Yamhad Dynasty
CountrySyria - Turkey
Founded1810 BC
FounderSumu-Epuh, King of Yamhad
Final rulerItur-Addu, King of Mukish (Alalakh)
TitlesGreat King of Yamhad
King of Alalakh (Mukish)
Queen consort of Mari
Estate(s)Syria, Turkey
Dissolution1344 BC
Abba-El I seal

The Yamhad dynasty[1] was an ancient Amorite royal family founded in c. 1810 BC by Sumu-Epuh of Yamhad who had his capital in the city of Aleppo. Started as a local dynasty, the family expanded its influence through the actions of its energetic ruler Yarim-Lim I who turned it into the most influential family in the Levant through both diplomatic and military tools. At its height the dynasty controlled most of northern Syria and the modern Turkish province of Hatay with a cadet branch ruling in the city of Alalakh (Land of Mukish).

The dynasty was ousted during a short Hittite occupation of Aleppo in the beginning of the 16th century BC but was restored and expanded the kingdom again before being driven out of Aleppo by the Mitannians in c. 1524. Idrimi a member of the dynasty was able to conquer Alalakh leaving his descendants to rule until the last of them was dethroned by the Hittite king Suppiluliuma I in c. 1344 BC.


In all likelihoods Yamhad was a tribal name.[2] The dynasty entered the historic records when the founder Sumu-Epuh was mentioned as an enemy in the inscriptions of Yahdun-Lim of Mari.[3] Sumu-Epuh faced dangerous enemies most important of them was Shamshi-Adad I of Assyria and was killed in one of the battles.[4] His successor Yarim-Lim I was able to defeat all his enemies becoming a Great King,[2] his reign saw an alliance with Hammurabi of Babylon,[5] and the dynasty became the most influential family in the Levant with the armies of Yamhad campaigning as far away as Diniktum in southern Mesopotamia next to Elam borders.[6] Dynastic marriages played a part in the dynasty policy and included royal members of many kingdoms such as Ebla and Mari,[7] whose King Zimri-Lim was married to Shibtu the daughter of Yarim-Lim I.[8]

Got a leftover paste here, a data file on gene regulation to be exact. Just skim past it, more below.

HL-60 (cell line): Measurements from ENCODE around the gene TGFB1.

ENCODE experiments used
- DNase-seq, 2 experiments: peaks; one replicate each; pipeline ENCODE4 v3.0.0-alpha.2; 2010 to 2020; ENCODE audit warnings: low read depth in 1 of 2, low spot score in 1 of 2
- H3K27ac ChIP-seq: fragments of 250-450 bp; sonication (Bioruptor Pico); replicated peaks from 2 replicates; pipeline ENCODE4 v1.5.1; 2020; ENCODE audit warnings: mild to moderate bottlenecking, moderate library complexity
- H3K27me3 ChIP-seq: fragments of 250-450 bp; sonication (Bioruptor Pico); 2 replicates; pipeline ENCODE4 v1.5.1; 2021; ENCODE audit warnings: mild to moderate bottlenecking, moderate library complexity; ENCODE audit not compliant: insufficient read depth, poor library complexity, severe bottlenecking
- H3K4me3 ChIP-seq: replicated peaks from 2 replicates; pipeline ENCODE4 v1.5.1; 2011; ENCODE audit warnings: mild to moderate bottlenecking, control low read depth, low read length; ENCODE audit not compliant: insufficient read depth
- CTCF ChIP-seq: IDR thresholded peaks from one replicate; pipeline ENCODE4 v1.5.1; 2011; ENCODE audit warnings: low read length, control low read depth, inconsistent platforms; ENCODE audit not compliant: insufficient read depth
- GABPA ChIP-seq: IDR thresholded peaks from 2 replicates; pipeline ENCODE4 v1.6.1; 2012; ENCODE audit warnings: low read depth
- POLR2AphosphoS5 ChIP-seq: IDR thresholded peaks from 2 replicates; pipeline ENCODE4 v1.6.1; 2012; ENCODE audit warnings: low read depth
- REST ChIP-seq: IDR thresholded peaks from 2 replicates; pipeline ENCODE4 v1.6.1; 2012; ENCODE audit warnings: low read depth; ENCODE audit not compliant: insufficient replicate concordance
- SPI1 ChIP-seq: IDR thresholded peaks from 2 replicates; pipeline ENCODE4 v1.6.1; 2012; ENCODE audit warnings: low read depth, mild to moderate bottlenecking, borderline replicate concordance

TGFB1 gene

Hammurabi I (re. c. 1764 BC) son of Yarim-Lim I ruled a prosperous Kingdom, The dynasty hegemony remained unchallenged and he was able to add Carchemish to his vassals,[9] his successor Abba-El I installed his younger brother Yarim-Lim on the throne of Alalakh in c. 1735 BC, thus creating a cadet branch of the dynasty under the hegemony of the great king in Aleppo.[10]

In Aleppo

Legal case from Niqmi-Epuh to the king of Alalakh

The line of great kings in aleppo continued to hold hegemony over other Syrian kingdoms,[9] Abba-El I was succeeded by his son Yarim-Lim II whose reign isn't well attested,[11] his successors Niqmi-Epuh and Irkabtum fought with the Hurrian principalities and guaranteed the kingdom dominance in the north.[12] The short reign of Hammurabi II was followed by Yarim-Lim III who defeated the dynasty old rival Qatna,[13] but the danger came from the north as the Hittite king Hattusili I launched a series of destructive campaigns against the allies of the kingdom starting with Alalakh which fell in c. 1650 BC.[14] The war continued for many years and ended with the sacking of Aleppo and the capture of Hammurabi III in c. 1600 BC by Mursili I the successor of Hattusili.[15][16]

After the assassination of Mursili, Sarra-El a prince and a possible son of Yarim-Lim III regained aleppo and ruled a much smaller kingdom that again included Alalakh.[17][18] He was succeeded by his son Abba-El II,[19] then his grandson Ilim-Ilimma I who was the last member of the dynasty to rule Aleppo as its king,[20] he was killed in c. 1524 BC which put an end to the kingdom of Yamhad.[21]

In Alalakh

Yarim-Lim of Alalakh

Two cadet branches ruled Alalakh, the first was founded by Yarim-Lim son of Hammurabi I in c. 1735,[22] he had an exceptional long reign so did his successor Ammitakum who started to reign at the beginning of Niqmi-Epuh term and died shortly before the sack of Alalakh.[22] Ammitakum asserted his autonomy from Yamhad without declaring an independent kingdom, he declared his son prince Hammurabi as his heir in the presence of Yarim-Lim III who had no part in making that decision,[23] those acts probably played a part in Aleppo decision not to send reinforcements to protect Alalakh from the Hittites who sacked it ending the first branch rule in c. 1650 BC.[14][24]